Indeed, and one thing that's really cool for this is that some of the stuff that first got me into understanding things like internet marketing and social media marketing, particularly, I learned from you, because that was something that you were teaching for a while, right?

Suraj Sodha 
It was Yeah, that's so lovely to hear. Thank you so much. And, you know, all of those concepts of Internet Marketing, which now go back, gosh, don't how long ago was that was many, many, many years ago whilst maybe the intricate details of it have changed, the overarching concepts are still so valid today. And not I don't mean just in internet marketing or marketing in a general context, but in, in present presentations and in running a business successfully and growing a successful business, and how that fits into your lifestyle as well. So all of those concepts that I used to talk about from stage and mean workshops that you know me from, they still apply to this to this day.

John Ball 
Now you have some pretty extensive experience in public speaking and that's also a very good reason to be speaking to you on this podcast. But what led you there? How did you end up on this path? And then we met in a personal development environment training environment. But how did you end up on this particular trajectory?

Suraj Sodha 
So actually, it goes back to when I was in a corporate job. So, if you sort of picture you know, 20, 21 years old graduated from university, I mean, my first corporate job, and you know, worrying doing the whole suit and tie routine, and my boss, a chap called Peter, who, still to this day is the inspiration or the spark that got me into public speaking, because, and this that this might sound a little bit, a little bit weird, but I looked up to Peter so much I wanted to be him when I grew up. It was that kind of scenario. And I was so impressed by my boss. I was kind of, you know, I was always a big fan of his and the reason was the way he held himself the way he presented himself. So just without going into any detail because it's extremely boring. I worked in corporate law, specifically in the gambling sector.

So my boss was a, a world-renowned expert on the intricacies of gambling law, which, you know, is really not that exciting, but he was nevertheless, an expert. He had written articles he was featured on, you know, publications in the legal world and what have you. But one of the things that just really sort of impressed me about him was the way he presented from stage and he was constantly invited all over the globe, to speak at gambling conferences at legal seminars and what have you about this particular topic. And that's Incidentally, that's actually where I learned about this concept of niche marketing and becoming an expert in one area of or becoming an expert.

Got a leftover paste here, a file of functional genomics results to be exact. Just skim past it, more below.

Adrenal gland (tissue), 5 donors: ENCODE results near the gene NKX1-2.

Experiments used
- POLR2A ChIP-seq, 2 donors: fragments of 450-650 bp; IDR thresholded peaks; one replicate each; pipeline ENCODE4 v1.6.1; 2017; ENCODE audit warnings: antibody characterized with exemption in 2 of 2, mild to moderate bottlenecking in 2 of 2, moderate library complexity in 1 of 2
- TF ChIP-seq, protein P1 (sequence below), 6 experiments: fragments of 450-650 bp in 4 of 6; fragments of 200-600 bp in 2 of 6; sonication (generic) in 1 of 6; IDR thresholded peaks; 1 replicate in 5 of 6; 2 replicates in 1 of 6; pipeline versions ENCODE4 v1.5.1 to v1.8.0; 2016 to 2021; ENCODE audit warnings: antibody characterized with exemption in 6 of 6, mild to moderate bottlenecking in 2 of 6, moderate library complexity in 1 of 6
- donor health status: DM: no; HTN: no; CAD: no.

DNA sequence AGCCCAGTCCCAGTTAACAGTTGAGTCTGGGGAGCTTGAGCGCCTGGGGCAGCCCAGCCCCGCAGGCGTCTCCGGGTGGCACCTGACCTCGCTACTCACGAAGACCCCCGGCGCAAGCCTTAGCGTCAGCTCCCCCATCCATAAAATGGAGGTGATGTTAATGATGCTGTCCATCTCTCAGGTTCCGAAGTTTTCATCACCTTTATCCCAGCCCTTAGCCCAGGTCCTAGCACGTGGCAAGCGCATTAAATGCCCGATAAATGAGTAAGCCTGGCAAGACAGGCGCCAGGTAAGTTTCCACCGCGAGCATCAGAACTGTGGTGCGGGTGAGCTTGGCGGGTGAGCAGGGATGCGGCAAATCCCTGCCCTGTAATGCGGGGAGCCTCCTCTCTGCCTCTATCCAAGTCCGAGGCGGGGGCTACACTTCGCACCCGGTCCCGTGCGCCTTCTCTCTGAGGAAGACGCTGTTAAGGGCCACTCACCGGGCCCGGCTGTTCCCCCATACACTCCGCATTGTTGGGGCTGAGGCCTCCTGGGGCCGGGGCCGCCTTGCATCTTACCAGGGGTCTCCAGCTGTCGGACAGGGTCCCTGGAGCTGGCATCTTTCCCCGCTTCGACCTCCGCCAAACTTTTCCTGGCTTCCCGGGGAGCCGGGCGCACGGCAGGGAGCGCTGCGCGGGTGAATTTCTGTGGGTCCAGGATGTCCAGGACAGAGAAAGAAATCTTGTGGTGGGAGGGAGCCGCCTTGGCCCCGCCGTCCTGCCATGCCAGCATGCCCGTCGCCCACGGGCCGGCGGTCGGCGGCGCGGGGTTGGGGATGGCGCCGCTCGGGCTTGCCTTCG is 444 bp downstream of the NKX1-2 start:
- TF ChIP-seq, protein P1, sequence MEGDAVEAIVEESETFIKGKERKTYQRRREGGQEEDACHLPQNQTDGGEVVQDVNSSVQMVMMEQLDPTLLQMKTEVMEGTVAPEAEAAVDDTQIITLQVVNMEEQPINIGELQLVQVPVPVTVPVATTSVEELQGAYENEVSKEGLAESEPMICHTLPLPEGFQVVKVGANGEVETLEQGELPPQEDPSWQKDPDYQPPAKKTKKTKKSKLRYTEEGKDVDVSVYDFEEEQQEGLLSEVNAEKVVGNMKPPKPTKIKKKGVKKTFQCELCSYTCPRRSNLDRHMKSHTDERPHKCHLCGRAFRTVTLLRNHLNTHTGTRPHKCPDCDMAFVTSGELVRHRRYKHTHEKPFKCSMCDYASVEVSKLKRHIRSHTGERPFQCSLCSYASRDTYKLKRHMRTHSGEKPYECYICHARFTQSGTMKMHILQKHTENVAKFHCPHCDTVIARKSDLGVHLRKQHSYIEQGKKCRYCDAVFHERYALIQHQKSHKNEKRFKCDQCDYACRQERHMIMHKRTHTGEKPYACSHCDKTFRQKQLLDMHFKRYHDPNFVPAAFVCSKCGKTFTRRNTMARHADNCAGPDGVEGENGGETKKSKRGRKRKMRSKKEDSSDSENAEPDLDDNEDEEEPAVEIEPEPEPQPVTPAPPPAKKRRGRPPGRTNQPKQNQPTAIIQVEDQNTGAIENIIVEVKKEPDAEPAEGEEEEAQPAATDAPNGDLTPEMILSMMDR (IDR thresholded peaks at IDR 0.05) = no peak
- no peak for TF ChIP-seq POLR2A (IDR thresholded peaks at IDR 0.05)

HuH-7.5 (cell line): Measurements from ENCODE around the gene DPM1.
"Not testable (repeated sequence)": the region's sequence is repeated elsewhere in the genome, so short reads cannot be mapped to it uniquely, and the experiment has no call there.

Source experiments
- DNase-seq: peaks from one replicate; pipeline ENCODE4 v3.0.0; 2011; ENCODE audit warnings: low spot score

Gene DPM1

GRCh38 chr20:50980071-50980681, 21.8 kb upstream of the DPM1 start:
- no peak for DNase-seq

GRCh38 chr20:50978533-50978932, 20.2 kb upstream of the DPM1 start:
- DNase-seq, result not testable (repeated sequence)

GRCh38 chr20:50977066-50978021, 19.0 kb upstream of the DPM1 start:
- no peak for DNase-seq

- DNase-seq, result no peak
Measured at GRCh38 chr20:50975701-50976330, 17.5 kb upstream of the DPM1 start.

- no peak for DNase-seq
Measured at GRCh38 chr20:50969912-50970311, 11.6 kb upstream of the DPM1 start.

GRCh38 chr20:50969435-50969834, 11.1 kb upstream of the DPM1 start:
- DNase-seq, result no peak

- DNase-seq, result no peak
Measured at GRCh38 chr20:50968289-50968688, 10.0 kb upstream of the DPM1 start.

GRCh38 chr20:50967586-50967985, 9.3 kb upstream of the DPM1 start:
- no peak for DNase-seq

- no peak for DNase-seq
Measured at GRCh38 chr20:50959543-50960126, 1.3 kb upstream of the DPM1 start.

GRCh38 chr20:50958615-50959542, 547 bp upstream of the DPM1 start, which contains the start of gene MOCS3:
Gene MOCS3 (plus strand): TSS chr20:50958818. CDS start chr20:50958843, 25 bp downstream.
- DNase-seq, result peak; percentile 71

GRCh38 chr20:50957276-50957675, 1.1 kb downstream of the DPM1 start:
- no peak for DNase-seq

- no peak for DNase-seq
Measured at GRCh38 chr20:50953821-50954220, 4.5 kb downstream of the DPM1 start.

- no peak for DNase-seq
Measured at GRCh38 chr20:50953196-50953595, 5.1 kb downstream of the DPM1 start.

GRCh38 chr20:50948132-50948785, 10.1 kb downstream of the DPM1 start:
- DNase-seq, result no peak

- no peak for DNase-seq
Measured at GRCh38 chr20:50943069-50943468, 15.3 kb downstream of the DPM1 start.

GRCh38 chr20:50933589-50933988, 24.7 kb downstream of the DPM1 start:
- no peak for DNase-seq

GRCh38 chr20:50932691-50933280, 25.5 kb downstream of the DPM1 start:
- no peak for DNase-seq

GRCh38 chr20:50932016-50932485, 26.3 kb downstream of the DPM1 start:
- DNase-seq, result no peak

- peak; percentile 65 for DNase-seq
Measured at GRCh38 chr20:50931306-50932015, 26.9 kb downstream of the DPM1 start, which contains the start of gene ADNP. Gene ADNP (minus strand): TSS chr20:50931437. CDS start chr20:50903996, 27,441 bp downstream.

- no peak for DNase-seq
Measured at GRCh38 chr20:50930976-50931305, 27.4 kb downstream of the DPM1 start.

In one field, and really sort of becoming the expert then, being known as the expert in that area. And I remember seeing Peter on stage and the difference in the office. I was like, wow, he's able to, like switch on and off between office Peter and stage Peter. I was so impressed by that. And not from a not the angle that I was impressed with was more a case of the skill of being able to do that and being able to communicate the message he was wanting to communicate to the audience and the aura that he had about him the stage presence. And I was, I was, wow, I did, I had sort of, I was starstruck every time I saw this guy on stage and was so humbled and privileged felt privileged that I get to work with him every single day.

And that's where my, my it piqued my interest in public speaking and I remember thinking to myself, well, when I grow up and bear in mind, I'm 22. At this stage, I was saying when I grew up, and I'm like, Peter, I'm going to be speaking on stages all over the world. And I want to be sharing my message or whatever that message may be. And I had no idea I wouldn't end up staying in that in the legal profession. But that's where it started for me long before you and I met John in the personal development world, which actually gave me a for one of a better phrase, my break in, in public speaking, that's where I first set foot on a stage with a real human audience, where people were looking at me I had hundreds of eyeballs looking at me waiting for me to say something clever or something inspiring or something that will change their lives.

And that's where I got the first taste of public speaking. Even though I knew I wanted to do it long before we met and by the time that period of our lives, we were in that period of our lives. I had been out of that little legal world for a number of years already. So I was inspired at the age of 21, 22 by my ex-boss, but it wasn't until maybe my mid-20s when I actually got to put it into practice.